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What is the Difference Between a Family Doctor and Nurse Practitioner

April 11, 2024 • read

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What is the Difference Between a Family Doctor and Nurse Practitioner

If you’re like most Canadians, you may not be quite sure what the difference between a nurse practitioner (NP) and a family doctor is. After all, hearing that someone with “nurse” in their title is going to be your primary care provider may be confusing. If that’s the case, you’ve come to the right place. We’re breaking down the differences between NPs and family doctors, otherwise known as family physicians in Canada, so you can feel confident about choosing the health professional that’s right for you.

What’s the difference between a family doctor and a nurse practitioner?

Both family physicians and NPs are highly-trained professionals. But, because the education each gets is different, they approach patient care a little differently. There a few key differences between the two:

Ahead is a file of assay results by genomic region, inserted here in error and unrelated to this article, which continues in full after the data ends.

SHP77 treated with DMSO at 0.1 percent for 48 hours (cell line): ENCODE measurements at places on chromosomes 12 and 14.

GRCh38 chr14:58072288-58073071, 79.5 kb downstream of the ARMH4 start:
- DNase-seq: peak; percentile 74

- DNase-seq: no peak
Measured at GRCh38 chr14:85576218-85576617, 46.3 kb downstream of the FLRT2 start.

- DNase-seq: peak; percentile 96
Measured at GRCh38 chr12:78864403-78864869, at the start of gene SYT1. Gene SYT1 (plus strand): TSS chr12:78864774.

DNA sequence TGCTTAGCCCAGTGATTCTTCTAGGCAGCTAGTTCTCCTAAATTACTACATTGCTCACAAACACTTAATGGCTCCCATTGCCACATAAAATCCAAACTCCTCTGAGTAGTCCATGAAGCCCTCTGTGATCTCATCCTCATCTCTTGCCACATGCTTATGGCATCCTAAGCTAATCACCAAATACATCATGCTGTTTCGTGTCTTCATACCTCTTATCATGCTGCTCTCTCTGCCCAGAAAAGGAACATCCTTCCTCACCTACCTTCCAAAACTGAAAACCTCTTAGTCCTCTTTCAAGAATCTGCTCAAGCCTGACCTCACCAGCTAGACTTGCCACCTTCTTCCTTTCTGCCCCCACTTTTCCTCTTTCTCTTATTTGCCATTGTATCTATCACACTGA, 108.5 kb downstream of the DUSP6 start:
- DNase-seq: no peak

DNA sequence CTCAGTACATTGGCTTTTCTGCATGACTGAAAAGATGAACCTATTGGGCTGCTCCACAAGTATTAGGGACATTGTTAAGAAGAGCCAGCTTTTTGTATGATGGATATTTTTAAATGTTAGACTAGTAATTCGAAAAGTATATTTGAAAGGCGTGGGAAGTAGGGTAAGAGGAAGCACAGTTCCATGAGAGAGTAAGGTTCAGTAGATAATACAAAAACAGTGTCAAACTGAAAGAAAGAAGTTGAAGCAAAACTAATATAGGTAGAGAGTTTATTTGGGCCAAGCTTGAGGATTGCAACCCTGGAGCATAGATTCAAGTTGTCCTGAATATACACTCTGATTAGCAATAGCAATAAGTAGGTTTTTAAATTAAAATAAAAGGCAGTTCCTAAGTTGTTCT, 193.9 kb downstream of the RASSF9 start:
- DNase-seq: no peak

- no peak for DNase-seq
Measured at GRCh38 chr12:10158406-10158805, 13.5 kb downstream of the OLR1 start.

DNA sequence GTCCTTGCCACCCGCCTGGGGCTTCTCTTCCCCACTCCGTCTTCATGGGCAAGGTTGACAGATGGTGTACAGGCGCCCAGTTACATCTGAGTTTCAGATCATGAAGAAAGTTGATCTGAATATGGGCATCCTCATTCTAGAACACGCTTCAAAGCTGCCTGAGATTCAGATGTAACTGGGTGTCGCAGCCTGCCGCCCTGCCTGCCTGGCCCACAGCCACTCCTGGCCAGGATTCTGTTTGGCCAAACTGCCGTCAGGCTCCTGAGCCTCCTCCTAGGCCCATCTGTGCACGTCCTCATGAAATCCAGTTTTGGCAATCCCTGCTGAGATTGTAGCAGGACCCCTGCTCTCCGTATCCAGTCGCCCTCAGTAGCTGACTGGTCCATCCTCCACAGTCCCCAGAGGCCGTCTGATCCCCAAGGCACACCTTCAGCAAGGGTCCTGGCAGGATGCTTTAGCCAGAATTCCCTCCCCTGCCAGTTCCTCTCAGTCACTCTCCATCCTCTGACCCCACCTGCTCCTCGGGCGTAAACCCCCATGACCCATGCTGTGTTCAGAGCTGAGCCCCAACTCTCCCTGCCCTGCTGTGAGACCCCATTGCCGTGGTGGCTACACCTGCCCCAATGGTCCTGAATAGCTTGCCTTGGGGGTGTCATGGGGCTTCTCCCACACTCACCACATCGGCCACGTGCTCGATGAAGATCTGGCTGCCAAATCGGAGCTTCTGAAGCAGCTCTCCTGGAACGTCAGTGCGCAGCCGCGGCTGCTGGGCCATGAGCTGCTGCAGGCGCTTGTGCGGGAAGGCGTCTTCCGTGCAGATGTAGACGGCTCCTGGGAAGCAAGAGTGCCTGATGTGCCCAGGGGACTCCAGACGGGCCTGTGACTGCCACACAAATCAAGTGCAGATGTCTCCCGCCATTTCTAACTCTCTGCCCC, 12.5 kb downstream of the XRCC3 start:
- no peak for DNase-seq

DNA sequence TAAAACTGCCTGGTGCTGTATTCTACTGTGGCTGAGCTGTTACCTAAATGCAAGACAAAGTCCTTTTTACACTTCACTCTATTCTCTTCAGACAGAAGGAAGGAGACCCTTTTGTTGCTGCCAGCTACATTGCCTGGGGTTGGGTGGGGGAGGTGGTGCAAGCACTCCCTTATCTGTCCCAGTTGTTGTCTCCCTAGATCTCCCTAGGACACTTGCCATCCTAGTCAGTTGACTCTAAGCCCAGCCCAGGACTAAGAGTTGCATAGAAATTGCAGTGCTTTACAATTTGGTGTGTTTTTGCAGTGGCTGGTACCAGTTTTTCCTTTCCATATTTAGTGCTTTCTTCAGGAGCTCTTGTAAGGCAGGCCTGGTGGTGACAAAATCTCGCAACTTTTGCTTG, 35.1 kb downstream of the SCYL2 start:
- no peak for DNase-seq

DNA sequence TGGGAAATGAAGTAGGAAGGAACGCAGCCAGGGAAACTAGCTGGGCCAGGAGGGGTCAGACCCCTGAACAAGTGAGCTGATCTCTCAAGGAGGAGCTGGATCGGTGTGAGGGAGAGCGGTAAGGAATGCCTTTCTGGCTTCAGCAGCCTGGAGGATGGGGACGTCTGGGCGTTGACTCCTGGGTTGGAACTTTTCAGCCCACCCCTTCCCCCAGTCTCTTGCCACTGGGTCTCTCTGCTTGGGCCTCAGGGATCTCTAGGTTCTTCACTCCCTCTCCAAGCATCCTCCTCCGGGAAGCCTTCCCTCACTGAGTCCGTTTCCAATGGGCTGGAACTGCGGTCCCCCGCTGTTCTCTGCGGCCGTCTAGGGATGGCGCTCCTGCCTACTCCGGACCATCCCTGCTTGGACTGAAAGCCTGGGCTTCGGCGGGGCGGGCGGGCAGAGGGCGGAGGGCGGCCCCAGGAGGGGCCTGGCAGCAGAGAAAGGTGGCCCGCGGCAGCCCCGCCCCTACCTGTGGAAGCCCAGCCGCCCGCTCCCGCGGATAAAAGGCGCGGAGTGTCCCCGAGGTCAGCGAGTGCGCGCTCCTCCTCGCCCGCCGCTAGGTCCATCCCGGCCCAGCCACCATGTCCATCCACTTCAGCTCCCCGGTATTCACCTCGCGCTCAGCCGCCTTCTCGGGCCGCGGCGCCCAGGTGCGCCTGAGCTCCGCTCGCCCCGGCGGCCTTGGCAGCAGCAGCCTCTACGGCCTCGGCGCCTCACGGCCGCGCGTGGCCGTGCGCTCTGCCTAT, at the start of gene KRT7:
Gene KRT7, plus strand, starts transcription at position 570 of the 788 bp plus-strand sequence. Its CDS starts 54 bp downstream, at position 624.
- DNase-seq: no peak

• Education and training
  • Treating medically complex patients
  • Prescribing controlled substances
  • Option to train in obstetrics

NPs must practice full-time as a registered nurse for at least two years before completing a two-year Master of Nursing (MN) program. This training encourages NPs to look at their patients holistically, which means they aim to protect, promote, and optimize their overall health.

Family physicians in Canada complete three or four years of medical school, followed by a two to three-year family medicine residency, with the third year being optional for additional specialization. This extensive technical education teaches physicians to look at patient care through a comprehensive medical lens. As a result, they focus more on diagnostics and specialized treatments.

Ultimately, both NPs and family physicians treat and support a variety of patients — including those with chronic health issues. However, because of their more robust education and training, family physicians may be better suited to treating the competing health conditions of medically complex patients.

What can family doctors do that nurse practitioners can’t?

Whether you see a family physician or an NP, you’re going to get great primary care. However, there are some differences in how they operate. One of the major differences when it comes to nurse practitioners vs. family physicians surrounds what they’re able to prescribe.